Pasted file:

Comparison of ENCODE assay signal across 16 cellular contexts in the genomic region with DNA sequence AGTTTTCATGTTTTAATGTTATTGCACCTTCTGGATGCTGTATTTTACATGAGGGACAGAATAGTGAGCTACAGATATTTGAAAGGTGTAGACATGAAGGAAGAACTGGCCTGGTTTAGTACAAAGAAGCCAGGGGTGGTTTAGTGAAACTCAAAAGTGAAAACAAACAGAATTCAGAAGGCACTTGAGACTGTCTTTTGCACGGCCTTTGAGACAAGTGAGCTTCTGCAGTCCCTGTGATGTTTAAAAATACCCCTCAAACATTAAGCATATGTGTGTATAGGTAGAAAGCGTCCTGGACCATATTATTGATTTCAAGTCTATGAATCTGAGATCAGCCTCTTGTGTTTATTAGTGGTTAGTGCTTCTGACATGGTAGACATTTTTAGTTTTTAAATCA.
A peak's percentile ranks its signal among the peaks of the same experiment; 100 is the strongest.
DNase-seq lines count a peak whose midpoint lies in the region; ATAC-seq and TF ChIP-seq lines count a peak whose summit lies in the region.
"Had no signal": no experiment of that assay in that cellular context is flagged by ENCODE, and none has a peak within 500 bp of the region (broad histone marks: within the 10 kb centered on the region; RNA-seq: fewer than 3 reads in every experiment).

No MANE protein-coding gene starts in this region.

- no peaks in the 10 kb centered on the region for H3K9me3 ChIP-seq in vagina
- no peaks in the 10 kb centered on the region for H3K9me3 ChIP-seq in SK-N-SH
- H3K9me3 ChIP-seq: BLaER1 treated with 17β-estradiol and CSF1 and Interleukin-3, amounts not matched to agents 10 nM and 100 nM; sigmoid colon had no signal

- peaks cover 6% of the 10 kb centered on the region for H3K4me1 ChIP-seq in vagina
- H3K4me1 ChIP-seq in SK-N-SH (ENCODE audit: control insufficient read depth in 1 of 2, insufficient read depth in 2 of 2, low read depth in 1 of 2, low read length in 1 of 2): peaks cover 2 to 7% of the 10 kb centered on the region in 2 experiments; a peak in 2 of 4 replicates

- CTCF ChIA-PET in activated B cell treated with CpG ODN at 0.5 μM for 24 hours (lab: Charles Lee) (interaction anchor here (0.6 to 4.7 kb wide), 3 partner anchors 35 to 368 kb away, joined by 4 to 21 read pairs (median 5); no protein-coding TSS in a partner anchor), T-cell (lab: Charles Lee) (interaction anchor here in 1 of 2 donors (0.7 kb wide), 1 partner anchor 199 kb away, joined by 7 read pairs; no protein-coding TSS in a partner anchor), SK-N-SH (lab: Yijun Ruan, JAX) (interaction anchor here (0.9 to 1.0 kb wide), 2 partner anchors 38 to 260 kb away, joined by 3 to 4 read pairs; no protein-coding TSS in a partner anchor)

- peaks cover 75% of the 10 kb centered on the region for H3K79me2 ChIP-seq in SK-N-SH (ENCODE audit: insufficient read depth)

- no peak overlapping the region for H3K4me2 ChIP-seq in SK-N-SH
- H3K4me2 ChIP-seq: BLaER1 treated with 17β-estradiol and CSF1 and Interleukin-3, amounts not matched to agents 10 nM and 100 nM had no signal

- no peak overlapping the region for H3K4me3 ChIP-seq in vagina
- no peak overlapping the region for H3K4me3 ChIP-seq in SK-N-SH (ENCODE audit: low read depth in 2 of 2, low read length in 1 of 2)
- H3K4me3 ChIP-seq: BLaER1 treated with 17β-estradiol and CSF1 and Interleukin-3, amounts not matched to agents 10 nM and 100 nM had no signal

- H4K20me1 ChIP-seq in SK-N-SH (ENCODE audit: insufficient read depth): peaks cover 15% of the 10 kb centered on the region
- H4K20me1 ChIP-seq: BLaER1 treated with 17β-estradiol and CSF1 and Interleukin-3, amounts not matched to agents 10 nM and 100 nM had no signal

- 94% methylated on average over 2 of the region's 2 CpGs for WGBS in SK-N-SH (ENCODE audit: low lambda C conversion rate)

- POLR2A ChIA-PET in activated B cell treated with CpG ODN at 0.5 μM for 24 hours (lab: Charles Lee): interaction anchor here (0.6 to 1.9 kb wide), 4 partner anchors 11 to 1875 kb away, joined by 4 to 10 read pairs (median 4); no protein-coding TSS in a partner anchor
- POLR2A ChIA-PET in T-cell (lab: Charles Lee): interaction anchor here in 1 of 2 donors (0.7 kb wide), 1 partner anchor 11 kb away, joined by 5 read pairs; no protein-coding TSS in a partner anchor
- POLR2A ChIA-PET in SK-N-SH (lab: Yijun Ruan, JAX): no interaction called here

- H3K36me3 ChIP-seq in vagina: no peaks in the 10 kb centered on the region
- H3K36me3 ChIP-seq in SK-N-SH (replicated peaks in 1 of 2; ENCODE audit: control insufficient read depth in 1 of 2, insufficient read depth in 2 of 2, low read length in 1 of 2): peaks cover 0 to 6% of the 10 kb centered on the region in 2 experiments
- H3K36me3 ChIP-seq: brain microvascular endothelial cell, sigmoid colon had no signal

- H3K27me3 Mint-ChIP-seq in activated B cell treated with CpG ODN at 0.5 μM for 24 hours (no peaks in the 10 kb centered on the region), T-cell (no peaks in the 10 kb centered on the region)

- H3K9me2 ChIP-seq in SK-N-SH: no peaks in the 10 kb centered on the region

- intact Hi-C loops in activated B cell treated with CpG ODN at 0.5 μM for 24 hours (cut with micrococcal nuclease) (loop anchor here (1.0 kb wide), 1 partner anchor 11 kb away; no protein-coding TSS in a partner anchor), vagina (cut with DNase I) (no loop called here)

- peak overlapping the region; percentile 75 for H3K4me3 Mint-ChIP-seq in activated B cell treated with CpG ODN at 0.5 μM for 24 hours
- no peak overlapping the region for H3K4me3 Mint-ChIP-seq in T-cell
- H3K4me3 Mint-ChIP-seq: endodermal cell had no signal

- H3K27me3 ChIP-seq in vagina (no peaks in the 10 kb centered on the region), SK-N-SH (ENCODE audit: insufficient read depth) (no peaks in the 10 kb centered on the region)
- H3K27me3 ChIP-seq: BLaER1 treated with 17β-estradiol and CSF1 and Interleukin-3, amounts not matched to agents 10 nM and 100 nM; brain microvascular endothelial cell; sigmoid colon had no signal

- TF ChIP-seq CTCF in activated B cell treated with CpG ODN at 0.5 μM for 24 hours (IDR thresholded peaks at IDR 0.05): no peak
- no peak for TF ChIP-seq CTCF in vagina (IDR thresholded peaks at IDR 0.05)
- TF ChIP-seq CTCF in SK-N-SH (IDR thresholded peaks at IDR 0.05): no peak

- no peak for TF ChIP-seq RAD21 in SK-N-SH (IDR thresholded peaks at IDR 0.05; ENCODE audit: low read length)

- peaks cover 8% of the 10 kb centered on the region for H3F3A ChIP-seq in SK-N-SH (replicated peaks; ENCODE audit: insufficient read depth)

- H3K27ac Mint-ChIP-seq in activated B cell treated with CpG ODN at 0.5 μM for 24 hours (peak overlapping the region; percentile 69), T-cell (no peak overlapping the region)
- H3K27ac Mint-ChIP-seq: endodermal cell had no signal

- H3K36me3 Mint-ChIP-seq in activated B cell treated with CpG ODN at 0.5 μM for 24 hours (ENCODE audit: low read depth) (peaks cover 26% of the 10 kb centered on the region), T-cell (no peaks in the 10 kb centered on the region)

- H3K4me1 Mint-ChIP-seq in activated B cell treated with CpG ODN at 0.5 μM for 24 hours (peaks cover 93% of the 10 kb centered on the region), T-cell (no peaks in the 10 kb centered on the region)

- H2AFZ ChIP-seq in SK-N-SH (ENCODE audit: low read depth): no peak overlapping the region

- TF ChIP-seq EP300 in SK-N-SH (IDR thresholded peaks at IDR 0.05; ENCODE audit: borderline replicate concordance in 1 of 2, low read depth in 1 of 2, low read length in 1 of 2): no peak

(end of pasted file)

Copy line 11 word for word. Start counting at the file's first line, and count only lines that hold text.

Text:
- CTCF ChIA-PET in activated B cell treated with CpG ODN at 0.5 μM for 24 hours (lab: Charles Lee) (interaction anchor here (0.6 to 4.7 kb wide), 3 partner anchors 35 to 368 kb away, joined by 4 to 21 read pairs (median 5); no protein-coding TSS in a partner anchor), T-cell (lab: Charles Lee) (interaction anchor here in 1 of 2 donors (0.7 kb wide), 1 partner anchor 199 kb away, joined by 7 read pairs; no protein-coding TSS in a partner anchor), SK-N-SH (lab: Yijun Ruan, JAX) (interaction anchor here (0.9 to 1.0 kb wide), 2 partner anchors 38 to 260 kb away, joined by 3 to 4 read pairs; no protein-coding TSS in a partner anchor)